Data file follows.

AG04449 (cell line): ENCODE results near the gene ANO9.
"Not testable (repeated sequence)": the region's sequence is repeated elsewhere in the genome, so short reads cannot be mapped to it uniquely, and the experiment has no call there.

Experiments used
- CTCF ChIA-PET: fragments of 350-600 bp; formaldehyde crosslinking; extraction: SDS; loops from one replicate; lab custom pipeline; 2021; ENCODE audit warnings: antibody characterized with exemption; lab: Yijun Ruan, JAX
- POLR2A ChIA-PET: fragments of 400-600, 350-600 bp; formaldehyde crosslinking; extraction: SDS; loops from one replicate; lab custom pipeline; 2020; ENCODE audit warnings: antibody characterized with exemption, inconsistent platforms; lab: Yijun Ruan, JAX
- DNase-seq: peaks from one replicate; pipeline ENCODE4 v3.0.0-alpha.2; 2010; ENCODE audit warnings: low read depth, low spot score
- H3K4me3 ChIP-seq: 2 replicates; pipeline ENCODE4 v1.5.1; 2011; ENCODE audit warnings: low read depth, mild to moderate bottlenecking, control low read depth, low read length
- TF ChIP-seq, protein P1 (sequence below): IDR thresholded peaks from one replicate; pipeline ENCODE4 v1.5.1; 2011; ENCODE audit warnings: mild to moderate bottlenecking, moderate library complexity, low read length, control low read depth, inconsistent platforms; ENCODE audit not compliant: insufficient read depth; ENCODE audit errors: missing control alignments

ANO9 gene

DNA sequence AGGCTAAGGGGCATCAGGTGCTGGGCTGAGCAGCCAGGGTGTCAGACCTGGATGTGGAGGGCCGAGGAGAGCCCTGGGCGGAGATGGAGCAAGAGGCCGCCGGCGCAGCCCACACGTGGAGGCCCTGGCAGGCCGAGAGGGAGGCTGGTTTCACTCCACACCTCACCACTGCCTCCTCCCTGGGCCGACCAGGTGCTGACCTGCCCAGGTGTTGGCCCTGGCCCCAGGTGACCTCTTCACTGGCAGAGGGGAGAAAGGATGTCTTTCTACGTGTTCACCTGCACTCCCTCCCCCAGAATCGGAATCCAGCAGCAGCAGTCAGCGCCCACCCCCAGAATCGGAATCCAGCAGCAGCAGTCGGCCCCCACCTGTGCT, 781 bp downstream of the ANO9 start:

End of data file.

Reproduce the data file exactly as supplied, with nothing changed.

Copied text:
AG04449 (cell line): ENCODE results near the gene ANO9.
"Not testable (repeated sequence)": the region's sequence is repeated elsewhere in the genome, so short reads cannot be mapped to it uniquely, and the experiment has no call there.

Experiments used
- CTCF ChIA-PET: fragments of 350-600 bp; formaldehyde crosslinking; extraction: SDS; loops from one replicate; lab custom pipeline; 2021; ENCODE audit warnings: antibody characterized with exemption; lab: Yijun Ruan, JAX
- POLR2A ChIA-PET: fragments of 400-600, 350-600 bp; formaldehyde crosslinking; extraction: SDS; loops from one replicate; lab custom pipeline; 2020; ENCODE audit warnings: antibody characterized with exemption, inconsistent platforms; lab: Yijun Ruan, JAX
- DNase-seq: peaks from one replicate; pipeline ENCODE4 v3.0.0-alpha.2; 2010; ENCODE audit warnings: low read depth, low spot score
- H3K4me3 ChIP-seq: 2 replicates; pipeline ENCODE4 v1.5.1; 2011; ENCODE audit warnings: low read depth, mild to moderate bottlenecking, control low read depth, low read length
- TF ChIP-seq, protein P1 (sequence below): IDR thresholded peaks from one replicate; pipeline ENCODE4 v1.5.1; 2011; ENCODE audit warnings: mild to moderate bottlenecking, moderate library complexity, low read length, control low read depth, inconsistent platforms; ENCODE audit not compliant: insufficient read depth; ENCODE audit errors: missing control alignments

ANO9 gene

DNA sequence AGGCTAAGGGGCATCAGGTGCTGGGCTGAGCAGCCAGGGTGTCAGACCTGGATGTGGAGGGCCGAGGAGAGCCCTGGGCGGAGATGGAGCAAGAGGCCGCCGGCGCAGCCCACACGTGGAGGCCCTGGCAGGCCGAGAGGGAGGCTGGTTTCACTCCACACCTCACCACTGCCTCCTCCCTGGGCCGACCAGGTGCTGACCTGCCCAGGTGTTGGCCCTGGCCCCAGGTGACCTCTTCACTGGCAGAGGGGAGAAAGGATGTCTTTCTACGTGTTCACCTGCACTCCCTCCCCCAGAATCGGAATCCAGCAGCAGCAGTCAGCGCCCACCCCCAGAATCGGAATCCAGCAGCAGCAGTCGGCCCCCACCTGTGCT, 781 bp downstream of the ANO9 start: